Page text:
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Wednesday, 6 November, 2002, 18:20 GMT
Bush triumphs in Congress elections
Walter Mondale concedes defeat
Mondale faces a return to retirement after his defeat
Republicans have scored a dramatic victory in mid-term elections to the US Congress, winning control of the Senate and increasing their majority in the House of Representatives.

The sweep means President George W Bush should find it easier to push through his agenda of tax cuts and enhanced homeland security, as well as giving him stronger backing in the "war on terror".

Republican winners
Florida Governor Jeb Bush
North Carolina senatorial candidate Elizabeth Dole
Georgia senatorial candidate Saxby Chambliss
Minnesota senatorial candidate Norm Coleman
Hawaii Governor Linda Lingle
Republicans hold at least 51 seats in the 100-member Senate, with just Louisiana to declare, where Democratic Senator Mary Landrieu faces a 7 December runoff.

The Republicans also retained their majority in the House of Representatives.

Mr Bush is only the third US president in a century to make mid-term gains, after Franklin Roosevelt in 1934 and Bill Clinton in 1998.

"President Bush and the Republican Party tonight have made history," said White House spokesman Ari Fleischer.

Republicans won their 51st Senate seat with a narrow win for Norm Coleman in Minnesota over former US Vice-President Walter Mondale.


In these times of defending our way of living President Bush needs this ability to manoeuvre and take action

The Democrats won the penultimate seat to be declared, in South Dakota, where incumbent Tim Johnson narrowly beat challenger John Thune.

Republicans have so far taken 224 of the 435 seats in the House of Representatives - leaving the Democrats trailing with 204.

Thirty-four seats in the 100-seat Senate were being contested as well as 36 of the 50 state governorships.

Governor battles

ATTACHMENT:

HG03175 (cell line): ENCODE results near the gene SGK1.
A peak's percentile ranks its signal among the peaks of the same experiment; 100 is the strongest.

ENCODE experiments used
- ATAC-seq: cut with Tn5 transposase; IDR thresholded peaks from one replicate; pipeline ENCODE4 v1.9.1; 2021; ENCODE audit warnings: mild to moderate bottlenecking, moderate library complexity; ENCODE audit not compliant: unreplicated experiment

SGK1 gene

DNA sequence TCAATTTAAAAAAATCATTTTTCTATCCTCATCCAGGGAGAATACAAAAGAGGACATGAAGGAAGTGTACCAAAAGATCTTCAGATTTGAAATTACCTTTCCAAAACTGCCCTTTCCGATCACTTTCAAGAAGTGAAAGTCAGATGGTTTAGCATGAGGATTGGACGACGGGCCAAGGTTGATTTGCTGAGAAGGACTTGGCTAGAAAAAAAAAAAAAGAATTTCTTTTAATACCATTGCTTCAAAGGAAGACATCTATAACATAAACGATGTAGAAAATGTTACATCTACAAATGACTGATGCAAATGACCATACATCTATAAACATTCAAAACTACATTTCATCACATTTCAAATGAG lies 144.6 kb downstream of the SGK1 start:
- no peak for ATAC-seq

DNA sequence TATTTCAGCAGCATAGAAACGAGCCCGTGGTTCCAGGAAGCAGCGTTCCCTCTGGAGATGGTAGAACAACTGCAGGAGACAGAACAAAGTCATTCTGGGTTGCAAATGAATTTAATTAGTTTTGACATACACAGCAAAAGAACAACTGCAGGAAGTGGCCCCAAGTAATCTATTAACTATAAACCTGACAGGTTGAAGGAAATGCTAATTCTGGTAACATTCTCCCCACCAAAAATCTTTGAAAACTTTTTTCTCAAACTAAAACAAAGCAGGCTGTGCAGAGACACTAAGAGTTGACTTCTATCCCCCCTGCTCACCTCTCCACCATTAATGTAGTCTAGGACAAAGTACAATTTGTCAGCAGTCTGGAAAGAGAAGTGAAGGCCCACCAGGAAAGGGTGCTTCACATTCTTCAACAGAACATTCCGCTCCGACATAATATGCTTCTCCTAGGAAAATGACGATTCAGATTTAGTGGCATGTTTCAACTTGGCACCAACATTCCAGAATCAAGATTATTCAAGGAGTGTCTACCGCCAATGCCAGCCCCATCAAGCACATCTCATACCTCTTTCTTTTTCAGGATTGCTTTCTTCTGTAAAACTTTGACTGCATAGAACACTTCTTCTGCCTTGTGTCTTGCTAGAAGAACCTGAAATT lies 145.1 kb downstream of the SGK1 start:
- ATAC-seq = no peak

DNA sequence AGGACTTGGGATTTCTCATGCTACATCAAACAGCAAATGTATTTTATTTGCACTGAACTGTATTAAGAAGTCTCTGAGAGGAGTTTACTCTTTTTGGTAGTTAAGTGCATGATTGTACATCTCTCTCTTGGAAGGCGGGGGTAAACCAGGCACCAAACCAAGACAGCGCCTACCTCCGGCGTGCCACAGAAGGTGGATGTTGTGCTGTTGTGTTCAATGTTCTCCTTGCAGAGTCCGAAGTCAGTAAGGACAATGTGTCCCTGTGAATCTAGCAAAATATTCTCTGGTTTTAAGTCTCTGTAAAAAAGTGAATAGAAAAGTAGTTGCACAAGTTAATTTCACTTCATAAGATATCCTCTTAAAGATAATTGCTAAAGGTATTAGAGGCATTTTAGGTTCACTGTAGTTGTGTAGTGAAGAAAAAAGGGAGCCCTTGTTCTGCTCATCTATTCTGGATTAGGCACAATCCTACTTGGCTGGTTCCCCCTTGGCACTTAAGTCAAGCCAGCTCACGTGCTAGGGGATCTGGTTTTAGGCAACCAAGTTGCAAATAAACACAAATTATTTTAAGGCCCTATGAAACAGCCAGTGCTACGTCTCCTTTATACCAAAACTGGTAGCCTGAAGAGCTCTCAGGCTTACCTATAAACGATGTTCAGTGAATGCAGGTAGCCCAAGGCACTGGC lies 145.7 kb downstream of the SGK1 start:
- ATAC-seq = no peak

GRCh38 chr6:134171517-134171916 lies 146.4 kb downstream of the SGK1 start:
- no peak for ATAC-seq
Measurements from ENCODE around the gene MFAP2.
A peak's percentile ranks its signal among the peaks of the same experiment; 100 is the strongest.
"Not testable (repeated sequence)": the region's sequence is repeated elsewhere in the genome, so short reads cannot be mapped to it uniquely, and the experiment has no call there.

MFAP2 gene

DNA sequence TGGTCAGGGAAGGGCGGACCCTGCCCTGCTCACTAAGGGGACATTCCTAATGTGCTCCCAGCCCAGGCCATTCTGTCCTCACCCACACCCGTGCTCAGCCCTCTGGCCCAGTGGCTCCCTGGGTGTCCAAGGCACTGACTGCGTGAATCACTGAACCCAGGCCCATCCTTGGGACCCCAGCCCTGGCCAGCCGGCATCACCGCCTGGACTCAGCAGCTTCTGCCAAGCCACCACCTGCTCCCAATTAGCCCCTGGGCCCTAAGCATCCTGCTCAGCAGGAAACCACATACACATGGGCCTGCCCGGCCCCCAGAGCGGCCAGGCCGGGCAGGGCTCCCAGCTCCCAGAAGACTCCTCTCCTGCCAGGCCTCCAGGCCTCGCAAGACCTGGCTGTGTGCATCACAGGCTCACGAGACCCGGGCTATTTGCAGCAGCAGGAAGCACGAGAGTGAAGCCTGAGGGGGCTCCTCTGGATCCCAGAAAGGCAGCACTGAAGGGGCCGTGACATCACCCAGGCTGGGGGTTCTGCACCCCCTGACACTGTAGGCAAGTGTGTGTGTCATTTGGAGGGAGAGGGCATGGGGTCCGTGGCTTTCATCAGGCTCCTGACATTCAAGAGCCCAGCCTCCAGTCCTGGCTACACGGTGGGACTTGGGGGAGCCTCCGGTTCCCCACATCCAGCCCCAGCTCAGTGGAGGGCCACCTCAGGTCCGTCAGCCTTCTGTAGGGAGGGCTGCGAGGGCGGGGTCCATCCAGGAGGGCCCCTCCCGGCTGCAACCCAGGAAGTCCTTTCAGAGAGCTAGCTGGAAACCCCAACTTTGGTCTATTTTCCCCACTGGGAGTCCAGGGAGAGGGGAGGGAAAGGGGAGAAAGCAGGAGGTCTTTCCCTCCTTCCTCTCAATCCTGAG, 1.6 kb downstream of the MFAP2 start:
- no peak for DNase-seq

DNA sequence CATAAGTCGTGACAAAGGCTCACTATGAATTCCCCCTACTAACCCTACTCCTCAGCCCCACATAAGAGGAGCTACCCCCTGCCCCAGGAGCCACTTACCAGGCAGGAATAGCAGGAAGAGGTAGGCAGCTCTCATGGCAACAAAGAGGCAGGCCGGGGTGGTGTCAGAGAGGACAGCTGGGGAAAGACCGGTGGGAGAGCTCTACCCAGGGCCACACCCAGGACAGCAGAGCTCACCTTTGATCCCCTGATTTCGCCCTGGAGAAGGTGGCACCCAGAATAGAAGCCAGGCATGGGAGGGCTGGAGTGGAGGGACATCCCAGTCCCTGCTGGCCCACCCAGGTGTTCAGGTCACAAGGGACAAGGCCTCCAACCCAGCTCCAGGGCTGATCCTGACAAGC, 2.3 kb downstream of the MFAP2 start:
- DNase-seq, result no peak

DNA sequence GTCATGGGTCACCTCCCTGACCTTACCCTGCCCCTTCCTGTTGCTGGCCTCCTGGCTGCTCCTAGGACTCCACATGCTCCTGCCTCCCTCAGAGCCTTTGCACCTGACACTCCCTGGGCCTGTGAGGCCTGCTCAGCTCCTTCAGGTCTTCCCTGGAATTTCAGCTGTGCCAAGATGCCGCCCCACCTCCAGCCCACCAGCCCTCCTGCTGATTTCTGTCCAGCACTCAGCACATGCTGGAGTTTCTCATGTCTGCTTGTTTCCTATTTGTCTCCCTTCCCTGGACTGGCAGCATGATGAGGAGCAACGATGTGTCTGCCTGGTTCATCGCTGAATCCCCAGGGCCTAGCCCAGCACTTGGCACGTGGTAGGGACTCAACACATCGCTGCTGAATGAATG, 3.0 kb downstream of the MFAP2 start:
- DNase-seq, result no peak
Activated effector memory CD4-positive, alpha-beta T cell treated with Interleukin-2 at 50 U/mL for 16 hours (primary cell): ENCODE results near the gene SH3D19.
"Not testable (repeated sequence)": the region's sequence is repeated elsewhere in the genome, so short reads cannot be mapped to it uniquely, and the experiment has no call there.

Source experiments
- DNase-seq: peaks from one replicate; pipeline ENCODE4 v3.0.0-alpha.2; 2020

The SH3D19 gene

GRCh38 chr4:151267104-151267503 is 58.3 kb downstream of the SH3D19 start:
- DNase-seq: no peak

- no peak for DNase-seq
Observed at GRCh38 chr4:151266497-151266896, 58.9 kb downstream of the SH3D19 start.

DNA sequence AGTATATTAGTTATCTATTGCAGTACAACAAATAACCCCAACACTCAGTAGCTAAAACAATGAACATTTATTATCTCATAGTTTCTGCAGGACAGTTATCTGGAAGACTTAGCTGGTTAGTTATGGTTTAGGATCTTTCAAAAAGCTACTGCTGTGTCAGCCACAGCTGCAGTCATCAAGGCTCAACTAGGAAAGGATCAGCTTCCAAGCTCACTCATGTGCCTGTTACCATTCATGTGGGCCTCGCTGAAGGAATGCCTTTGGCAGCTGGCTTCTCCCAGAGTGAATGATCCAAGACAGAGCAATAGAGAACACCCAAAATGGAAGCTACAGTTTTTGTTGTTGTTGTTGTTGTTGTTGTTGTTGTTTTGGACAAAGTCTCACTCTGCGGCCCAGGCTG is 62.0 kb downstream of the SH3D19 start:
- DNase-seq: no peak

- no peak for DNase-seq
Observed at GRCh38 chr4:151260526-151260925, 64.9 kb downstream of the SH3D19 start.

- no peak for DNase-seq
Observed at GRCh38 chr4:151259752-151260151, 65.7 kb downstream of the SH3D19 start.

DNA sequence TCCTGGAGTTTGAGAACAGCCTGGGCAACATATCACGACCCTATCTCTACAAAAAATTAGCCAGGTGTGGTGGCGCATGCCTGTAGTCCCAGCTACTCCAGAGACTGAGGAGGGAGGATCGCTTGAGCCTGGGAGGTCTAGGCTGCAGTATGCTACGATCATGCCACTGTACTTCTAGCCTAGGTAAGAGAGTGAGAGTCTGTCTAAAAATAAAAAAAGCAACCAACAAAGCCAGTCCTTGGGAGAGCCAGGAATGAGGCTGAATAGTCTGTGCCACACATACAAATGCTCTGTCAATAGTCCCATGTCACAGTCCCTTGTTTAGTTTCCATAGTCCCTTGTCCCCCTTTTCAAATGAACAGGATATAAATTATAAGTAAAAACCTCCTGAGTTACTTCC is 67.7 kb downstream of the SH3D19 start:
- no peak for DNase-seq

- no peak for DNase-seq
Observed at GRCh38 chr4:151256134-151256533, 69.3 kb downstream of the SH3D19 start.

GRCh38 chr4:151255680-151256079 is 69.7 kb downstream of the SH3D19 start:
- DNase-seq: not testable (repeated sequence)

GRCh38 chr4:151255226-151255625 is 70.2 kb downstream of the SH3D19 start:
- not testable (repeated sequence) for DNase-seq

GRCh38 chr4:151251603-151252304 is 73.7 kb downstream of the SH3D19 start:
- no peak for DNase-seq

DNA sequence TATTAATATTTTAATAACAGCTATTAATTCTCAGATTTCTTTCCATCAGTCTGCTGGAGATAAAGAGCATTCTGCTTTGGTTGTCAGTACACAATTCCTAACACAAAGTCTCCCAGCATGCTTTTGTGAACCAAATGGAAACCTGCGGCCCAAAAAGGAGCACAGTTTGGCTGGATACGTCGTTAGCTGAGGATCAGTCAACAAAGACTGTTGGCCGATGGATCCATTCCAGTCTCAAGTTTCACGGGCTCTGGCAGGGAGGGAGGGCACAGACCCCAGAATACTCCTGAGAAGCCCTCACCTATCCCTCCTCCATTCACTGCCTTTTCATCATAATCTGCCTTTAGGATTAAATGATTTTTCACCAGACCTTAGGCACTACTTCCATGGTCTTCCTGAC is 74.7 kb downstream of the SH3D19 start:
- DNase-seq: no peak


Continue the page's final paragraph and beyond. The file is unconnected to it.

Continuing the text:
The Democrats were able to find some consolation in the governorship races, where they will reduce the Republicans' 27-21 advantage.

They achieved key gains in the industrial north, taking the states of Illinois, Pennsylvania and Michigan.

Open in new window : In pictures
Click here to see what voters are saying

But they lost out in the south and failed to take Florida, where they had vowed to target Mr Bush's brother Jeb, the incumbent governor.

Election officials in Florida said voting apparently went off without any major hitches, despite anger at the botched election in 2000.

Election official with computer in Georgia
The elections saw the advent of electronic voting in Georgia
Traditionally, the party holding the White House loses seats in the mid-terms, but Mr Bush campaigned feverishly to buck that trend.

House speaker Dennis Hastert described the president's contribution as "invaluable".

Key races that observers were watching closely included:

  • In California, Governor Gray Davis fought off a challenge from Republican Bill Simon after a particularly bitter campaign
  • In Georgia, Republican Saxby Chambliss upset incumbent Senator Max Cleland, a disabled Vietnam War veteran whom he attacked on national security
  • In New Jersey, Democrat Frank Lautenberg won a Senate seat after replacing scandal-plagued incumbent Robert Torricelli on the ballot
  • In North Carolina, Republican Elizabeth Dole - a former transport secretary and the wife of failed presidential candidate Bob Dole - defeated former Clinton aide Erskine Bowles for a Senate seat
  • In Maryland, Kathleen Kennedy Townsend, the daughter of Robert Kennedy, lost her bid for governor to Republican Congressman Robert Erlich - a blow in a normally Democratic state
  • In Florida, Katherine Harris, the state's former secretary of state who certified President Bush's victory, easily won a House seat
  • In Hawaii, Republican Linda Lingle defeated Democrat Mazie Hirono, to become the state's first female governor and the first from her party for four decades

Both parties spent unprecedented amounts on the campaign, targeting key areas.

Open in new window : US poll results
Click here for a state-by-state guide to seats

Election officials in several states have reported higher than expected turnout for some hotly contested races, but turnout was reportedly thin elsewhere.

Much of the focus had been on the agonisingly close race for the Senate, which the Democrats controlled by just one seat after Vermont Republican Jim Jeffords turned independent.

 WATCH/LISTEN
 ON THIS STORY
President George W Bush
"I urge the members of both political parties to come together to get things done"
The BBC's Gillian Ni Cheallaigh
"Christmas came early for George Bush"

Key races

Analysis

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Results Latest: 13:58 GMT
House:
206 seats 227 seats 2 seats
Senate:
49 seats 51 seats 1 seats
Seats: House/Senate
Democrats: 206 / 49
Republicans: 227 / 51
Independents: 2 / 1
See also:

06 Nov 02 | Americas
06 Nov 02 | Americas
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